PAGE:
"We are such stuff/ As dreams are made on, and our little life/ Is rounded with a sleep." An iconic line from The Tempest, Shakespeare's final play, was met with hushed awe at Fort Canning Park. It played to a full house on opening night, and with good reason — the play was enchanting from start to finish.
Acting as the play's pivot was Prospero, played by renowned British actor Simon Robson. Working with Shakespeare's original script is never easy, but Robson's thundering command of the stage gave life to his monologues.
The severity of his role as an exiled sorcerer was balanced out by his chemistry with Julie Wee's Miranda, the daughter of Prospero. Their interactions and banter drew laughter from the audience, particularly when her love-interest Ferdinand, played by Tim Wan, arrived. The innocence and immediate connection between their characters was more than convincing, as Miranda and Ferdinand's budding romance received the most screams from students. The consistency in Julie Wee's performance as the doe-eyed and naïve Miranda was pleasant but unsurprising, given her role as Portia in last year's The Merchant of Venice.
The supporting cast too held their weight, with Matt Grey playing Antonio, Prospero's brother and Duke of Milan. The group of four — Antonio, Alonso, Gonzalo and Alonso's brother Sebastian — got the audience cackling, particularly during the scene where Antonio and Sebastian attempt to kill their comrades. The staging here was intriguing, as the parallel figures of the two conspirators above their victims was visually striking. The humour in the failure of their plot was well executed too, with entertaining performances from the foursome and a delivery of dialogue that rarely missed the mark.
The most raucous response from viewers, however, arose with the meeting of drunkards Trinculo and Stephano with the resentful Caliban, a long-suffering slave of Prospero. The antics of the three were reminiscent of Shakespeare's bawdy comedy in plays such as Twelfth Night, and the trio's exaggerated and loud performances drew deserved laughs and whistles from the audience.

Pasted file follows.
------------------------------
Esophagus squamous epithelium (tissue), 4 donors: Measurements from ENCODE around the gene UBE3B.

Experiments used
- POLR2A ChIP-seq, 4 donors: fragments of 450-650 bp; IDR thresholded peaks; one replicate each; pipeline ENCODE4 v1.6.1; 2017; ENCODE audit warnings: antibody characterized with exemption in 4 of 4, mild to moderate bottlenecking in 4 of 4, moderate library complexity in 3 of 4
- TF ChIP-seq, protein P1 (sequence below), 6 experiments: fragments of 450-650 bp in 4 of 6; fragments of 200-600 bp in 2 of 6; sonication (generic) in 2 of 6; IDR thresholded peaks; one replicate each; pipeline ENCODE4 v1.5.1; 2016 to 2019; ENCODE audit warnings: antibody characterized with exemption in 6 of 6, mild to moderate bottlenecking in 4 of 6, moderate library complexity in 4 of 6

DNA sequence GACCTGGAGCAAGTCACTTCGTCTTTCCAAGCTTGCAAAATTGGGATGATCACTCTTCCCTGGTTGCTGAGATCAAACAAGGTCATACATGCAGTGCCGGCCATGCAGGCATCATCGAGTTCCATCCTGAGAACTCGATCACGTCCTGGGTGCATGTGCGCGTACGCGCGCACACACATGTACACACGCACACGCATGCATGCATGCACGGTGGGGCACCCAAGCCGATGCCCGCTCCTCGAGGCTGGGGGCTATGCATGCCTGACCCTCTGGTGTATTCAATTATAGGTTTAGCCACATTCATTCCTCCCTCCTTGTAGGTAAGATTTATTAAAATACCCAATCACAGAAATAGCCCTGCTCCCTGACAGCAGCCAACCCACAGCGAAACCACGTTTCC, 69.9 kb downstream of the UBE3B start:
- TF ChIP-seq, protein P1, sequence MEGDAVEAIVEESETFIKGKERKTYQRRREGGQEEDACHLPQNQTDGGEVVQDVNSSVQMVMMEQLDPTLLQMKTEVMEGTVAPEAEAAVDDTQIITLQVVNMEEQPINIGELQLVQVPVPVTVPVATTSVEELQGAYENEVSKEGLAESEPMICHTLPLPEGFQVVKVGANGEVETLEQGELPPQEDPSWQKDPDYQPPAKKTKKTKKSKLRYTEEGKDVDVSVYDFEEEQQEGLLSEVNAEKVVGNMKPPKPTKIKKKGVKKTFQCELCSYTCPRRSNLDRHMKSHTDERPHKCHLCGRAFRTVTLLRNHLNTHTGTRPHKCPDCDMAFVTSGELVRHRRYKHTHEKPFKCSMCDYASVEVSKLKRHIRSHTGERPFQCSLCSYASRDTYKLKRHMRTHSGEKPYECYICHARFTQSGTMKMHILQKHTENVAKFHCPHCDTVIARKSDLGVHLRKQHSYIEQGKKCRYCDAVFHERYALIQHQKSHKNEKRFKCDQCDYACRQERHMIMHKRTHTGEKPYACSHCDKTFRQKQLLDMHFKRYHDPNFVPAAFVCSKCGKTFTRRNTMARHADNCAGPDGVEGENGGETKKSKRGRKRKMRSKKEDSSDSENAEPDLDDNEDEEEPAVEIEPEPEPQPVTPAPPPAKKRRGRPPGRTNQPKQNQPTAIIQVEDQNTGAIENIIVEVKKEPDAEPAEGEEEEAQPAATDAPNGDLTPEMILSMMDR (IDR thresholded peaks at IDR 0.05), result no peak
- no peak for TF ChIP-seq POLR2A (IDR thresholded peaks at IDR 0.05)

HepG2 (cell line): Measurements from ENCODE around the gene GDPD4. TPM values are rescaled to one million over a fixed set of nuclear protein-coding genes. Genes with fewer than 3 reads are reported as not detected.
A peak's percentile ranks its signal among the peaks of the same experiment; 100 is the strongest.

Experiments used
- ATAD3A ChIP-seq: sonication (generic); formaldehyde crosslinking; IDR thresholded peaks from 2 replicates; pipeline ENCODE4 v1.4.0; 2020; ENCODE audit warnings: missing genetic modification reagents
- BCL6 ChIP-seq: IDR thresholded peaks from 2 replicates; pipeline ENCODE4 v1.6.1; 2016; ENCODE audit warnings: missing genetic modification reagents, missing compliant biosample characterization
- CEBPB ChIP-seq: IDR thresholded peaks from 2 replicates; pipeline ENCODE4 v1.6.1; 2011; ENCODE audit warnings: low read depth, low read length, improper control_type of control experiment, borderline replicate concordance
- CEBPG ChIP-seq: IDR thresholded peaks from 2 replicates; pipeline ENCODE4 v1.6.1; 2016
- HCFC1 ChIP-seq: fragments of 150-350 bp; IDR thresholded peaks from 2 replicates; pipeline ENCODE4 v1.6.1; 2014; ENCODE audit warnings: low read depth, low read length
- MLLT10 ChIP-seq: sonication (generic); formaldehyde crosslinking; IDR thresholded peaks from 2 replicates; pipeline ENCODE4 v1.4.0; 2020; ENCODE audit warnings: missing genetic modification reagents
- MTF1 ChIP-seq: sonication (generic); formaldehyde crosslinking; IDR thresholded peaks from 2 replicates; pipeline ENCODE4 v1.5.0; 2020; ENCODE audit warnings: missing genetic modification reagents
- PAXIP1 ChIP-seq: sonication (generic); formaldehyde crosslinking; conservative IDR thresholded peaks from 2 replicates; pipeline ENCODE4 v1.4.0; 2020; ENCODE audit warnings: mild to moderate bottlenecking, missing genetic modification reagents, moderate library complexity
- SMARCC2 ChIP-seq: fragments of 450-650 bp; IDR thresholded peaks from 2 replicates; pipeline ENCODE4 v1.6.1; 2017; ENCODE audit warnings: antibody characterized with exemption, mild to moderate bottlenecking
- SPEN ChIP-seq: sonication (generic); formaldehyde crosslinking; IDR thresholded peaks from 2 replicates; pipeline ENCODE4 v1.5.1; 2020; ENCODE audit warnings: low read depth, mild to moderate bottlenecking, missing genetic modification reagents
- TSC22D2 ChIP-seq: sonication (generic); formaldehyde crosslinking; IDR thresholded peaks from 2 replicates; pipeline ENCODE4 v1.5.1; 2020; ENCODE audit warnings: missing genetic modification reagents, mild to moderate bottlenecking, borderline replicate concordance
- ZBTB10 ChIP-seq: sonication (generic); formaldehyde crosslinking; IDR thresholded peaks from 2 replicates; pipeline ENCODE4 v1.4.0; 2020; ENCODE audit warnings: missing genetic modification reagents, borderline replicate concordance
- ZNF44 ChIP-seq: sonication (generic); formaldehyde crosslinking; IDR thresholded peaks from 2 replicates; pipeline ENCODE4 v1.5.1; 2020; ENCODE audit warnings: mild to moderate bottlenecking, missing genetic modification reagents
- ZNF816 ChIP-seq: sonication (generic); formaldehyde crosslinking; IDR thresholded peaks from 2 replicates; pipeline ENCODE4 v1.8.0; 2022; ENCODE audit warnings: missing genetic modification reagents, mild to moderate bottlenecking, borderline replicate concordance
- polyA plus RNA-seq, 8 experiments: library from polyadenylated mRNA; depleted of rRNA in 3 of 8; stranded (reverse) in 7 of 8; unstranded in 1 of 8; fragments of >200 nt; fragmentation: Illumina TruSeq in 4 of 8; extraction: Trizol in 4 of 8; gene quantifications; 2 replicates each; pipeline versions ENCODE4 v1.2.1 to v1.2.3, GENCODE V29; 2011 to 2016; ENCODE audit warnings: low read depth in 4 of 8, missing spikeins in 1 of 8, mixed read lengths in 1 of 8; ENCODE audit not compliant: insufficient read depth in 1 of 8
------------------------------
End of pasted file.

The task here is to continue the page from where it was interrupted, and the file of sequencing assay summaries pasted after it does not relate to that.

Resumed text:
As far as sets and costuming go, the visuals of the play truly marked it as The Tempest: enchanting and mysterious. The island set is the tallest ever built in Fort Canning, and it was made full use of in the play's gorgeous opening sequence of the storm. The most standout costumes came from the interpretation of Ariel and the other island spirits — shiny, technicoloured and almost futuristic, Ariel drew the audience's attention the minute she stepped onstage.
Ann Lek's portrayal of Prospero's servant and island spirit Ariel was perhaps the dark horse of the night. With perky enthusiasm and believable reactions, her presence onstage was always felt, even when she didn't have lines. She was the only character who really had to sing well at defining moments of the play, and there wasn't a stumble or voice-crack to be heard.
There are certain things about Shakespeare in the Park that are unlikely to change: the heavy dialogue that takes some time to sink in, the volatility of the outdoor setting (which lends its charm to the staging) and several more. However, The Tempest has given the SRT's annual shows new life once again, and it is most definitely worth seeing.
Shakespeare in the Park — The Tempest runs till 24 May at Fort Canning Park. Ticket sales and other information can be found here